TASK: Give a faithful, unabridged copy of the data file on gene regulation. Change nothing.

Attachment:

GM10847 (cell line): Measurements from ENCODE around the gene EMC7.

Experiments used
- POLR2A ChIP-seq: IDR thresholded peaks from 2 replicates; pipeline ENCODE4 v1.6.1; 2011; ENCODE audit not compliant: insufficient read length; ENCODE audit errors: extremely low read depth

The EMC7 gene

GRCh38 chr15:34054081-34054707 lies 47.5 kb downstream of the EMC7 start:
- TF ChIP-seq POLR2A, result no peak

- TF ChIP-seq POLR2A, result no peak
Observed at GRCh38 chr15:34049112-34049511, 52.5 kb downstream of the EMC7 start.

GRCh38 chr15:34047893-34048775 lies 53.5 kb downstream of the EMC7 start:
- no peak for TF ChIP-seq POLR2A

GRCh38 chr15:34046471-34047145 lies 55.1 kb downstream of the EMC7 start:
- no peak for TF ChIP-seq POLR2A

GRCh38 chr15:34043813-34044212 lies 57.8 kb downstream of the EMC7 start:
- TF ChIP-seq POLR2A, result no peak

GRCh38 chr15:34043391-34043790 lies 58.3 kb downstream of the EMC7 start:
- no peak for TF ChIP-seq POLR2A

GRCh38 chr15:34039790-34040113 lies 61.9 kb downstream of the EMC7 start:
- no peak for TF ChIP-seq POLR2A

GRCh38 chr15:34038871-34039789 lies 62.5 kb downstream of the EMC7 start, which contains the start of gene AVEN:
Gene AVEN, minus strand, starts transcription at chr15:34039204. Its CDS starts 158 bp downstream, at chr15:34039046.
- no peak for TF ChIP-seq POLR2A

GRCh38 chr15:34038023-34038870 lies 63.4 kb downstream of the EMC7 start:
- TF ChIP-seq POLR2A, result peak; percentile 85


GM10847 (cell line): Measurements from ENCODE around the gene EMC7.

Experiments used
- POLR2A ChIP-seq: IDR thresholded peaks from 2 replicates; pipeline ENCODE4 v1.6.1; 2011; ENCODE audit not compliant: insufficient read length; ENCODE audit errors: extremely low read depth

The EMC7 gene

GRCh38 chr15:34054081-34054707 lies 47.5 kb downstream of the EMC7 start:
- TF ChIP-seq POLR2A, result no peak

- TF ChIP-seq POLR2A, result no peak
Observed at GRCh38 chr15:34049112-34049511, 52.5 kb downstream of the EMC7 start.

GRCh38 chr15:34047893-34048775 lies 53.5 kb downstream of the EMC7 start:
- no peak for TF ChIP-seq POLR2A

GRCh38 chr15:34046471-34047145 lies 55.1 kb downstream of the EMC7 start:
- no peak for TF ChIP-seq POLR2A

GRCh38 chr15:34043813-34044212 lies 57.8 kb downstream of the EMC7 start:
- TF ChIP-seq POLR2A, result no peak

GRCh38 chr15:34043391-34043790 lies 58.3 kb downstream of the EMC7 start:
- no peak for TF ChIP-seq POLR2A

GRCh38 chr15:34039790-34040113 lies 61.9 kb downstream of the EMC7 start:
- no peak for TF ChIP-seq POLR2A

GRCh38 chr15:34038871-34039789 lies 62.5 kb downstream of the EMC7 start, which contains the start of gene AVEN:
Gene AVEN, minus strand, starts transcription at chr15:34039204. Its CDS starts 158 bp downstream, at chr15:34039046.
- no peak for TF ChIP-seq POLR2A

GRCh38 chr15:34038023-34038870 lies 63.4 kb downstream of the EMC7 start:
- TF ChIP-seq POLR2A, result peak; percentile 85